- if they apply for legal relief in relation to bankruptcy or insolvent debtors
- if they come to a compounding arrangements with their creditors
- if they assign their remuneration to their creditors
- if their continuation would contravene the fitness and property standards of the SIS Act, or
- if they fail, without reasonable excuse, to comply with the obligations imposed by sections 27F or 27J of the CAC Act.
If a CSC director’s termination is on the above grounds the Minister must consult with the Defence Minister before taking this action.
However, the Minister must obtain the consent of either the President of the Australian Council of Trade Unions or the Chief of the Defence Force in respect of the termination of CSC directors nominated by them, if the ground for such a termination are either:
- if they misbehave or develop either physical or mental incapacity for this position
- if they are absent without leave of absence from 3 consecutive Board meetings
- if they fail to comply with clause 22, or
- if the director in question has failed to comply with paragraphs 16(1)(a) or (b) of the CAC Act.
If a CSC director’s appointment is to be terminated on this last ground the Defence Minister has to be consulted before this action is taken.
If the consent of either the President of the Australian Council of Trade Unions or the Chief of the Defence Force is given for the termination of the appointment of a CSC director nominated by them, only on the above grounds specified in the Governance Bill, then the Minister must terminate that appointment.
Clause 21 specifies the quorum for a CSC Board meeting. Under this clause the presence of nine directors constitutes a quorum. However, if a director is prevented from participating in a discussion because of a conflict of interest then the quorum is eight directors. This particular provision is important when combined with clause 23 governing voting at meetings (see below).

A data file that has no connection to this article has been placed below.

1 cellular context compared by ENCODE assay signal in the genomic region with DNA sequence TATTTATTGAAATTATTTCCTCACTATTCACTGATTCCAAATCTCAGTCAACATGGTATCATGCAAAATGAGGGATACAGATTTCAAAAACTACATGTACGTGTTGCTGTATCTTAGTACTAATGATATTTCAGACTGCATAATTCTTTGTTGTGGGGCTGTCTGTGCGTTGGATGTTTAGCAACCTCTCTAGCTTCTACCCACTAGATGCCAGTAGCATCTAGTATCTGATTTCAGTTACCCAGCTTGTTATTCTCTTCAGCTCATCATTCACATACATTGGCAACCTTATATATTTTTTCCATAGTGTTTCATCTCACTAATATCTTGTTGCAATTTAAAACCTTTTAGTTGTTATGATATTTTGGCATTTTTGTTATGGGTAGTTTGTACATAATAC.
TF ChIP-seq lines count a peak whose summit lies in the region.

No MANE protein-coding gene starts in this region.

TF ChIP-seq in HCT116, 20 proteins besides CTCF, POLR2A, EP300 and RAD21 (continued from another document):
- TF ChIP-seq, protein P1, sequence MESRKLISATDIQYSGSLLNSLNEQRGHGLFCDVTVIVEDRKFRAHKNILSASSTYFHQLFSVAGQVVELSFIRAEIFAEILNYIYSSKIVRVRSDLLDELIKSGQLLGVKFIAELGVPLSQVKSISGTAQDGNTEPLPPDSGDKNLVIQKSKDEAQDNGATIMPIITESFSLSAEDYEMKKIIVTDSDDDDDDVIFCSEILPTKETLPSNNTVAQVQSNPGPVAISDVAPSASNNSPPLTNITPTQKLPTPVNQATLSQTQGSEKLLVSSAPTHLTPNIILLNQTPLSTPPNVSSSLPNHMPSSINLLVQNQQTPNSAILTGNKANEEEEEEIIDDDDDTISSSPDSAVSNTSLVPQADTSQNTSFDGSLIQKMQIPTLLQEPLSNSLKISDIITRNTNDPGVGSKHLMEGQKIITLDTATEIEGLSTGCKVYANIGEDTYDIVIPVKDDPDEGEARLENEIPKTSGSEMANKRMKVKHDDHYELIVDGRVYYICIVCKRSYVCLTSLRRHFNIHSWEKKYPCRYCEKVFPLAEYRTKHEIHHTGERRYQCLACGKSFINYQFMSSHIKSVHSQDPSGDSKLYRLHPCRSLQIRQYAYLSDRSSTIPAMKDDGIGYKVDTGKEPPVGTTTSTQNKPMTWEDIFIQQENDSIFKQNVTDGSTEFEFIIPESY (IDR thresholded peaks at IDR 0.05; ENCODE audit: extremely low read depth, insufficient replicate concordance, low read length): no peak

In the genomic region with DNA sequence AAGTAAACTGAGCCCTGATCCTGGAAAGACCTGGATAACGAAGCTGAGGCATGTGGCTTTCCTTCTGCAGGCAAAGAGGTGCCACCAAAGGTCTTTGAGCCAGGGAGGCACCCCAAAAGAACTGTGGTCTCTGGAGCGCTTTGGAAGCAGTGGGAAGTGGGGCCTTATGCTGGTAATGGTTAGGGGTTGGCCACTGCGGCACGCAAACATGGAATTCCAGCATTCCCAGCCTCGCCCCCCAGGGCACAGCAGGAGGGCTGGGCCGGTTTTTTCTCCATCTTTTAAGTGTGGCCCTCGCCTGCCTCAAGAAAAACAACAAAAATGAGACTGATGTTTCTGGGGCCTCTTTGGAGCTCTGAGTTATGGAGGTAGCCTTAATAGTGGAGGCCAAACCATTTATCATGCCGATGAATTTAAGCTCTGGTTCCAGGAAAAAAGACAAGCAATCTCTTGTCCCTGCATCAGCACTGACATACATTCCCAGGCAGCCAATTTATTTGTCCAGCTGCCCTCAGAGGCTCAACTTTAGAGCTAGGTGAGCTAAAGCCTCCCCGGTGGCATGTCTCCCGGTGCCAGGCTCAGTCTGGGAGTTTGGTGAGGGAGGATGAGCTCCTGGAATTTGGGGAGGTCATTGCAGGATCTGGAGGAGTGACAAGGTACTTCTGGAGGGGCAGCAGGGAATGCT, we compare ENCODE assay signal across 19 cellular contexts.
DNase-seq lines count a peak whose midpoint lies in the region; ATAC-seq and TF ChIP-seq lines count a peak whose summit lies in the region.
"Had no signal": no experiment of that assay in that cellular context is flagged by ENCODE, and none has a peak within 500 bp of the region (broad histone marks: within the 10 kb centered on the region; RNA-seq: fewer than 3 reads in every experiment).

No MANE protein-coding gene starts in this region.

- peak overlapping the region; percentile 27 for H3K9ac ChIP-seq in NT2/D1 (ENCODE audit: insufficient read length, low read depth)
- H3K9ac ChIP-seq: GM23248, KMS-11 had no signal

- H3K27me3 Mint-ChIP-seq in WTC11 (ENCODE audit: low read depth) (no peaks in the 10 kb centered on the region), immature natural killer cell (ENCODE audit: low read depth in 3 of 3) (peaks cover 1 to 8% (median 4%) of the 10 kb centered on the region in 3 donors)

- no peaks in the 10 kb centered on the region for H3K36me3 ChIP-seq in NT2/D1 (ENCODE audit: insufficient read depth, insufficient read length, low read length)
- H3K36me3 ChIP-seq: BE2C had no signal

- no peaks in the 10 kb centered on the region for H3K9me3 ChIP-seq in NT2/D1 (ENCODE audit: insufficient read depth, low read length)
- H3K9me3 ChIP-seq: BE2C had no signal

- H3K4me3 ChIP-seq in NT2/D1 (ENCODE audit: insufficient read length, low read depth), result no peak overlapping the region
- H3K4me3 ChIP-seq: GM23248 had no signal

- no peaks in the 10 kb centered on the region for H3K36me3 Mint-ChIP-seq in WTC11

Subclause 21(3) requires that if a matter being considered concerns only a military scheme, the quorum must include a director nominated by the Chief of the Defence Force.
Subclause 21(4) specifies that if an issue arises about whether a matter being considered by the Board concerns only the military schemes the chair must determine the issue. The Explanatory Memorandum explains that the chair must determine if the matter being considered relates only to the military schemes or whether the matter being considered has a wider application.
In circumstances where the proposed CSC Board makes decisions relating to the management and investment of funds of superannuation schemes it administers, clause 22 requires the director(s) who may have a conflict of interest to: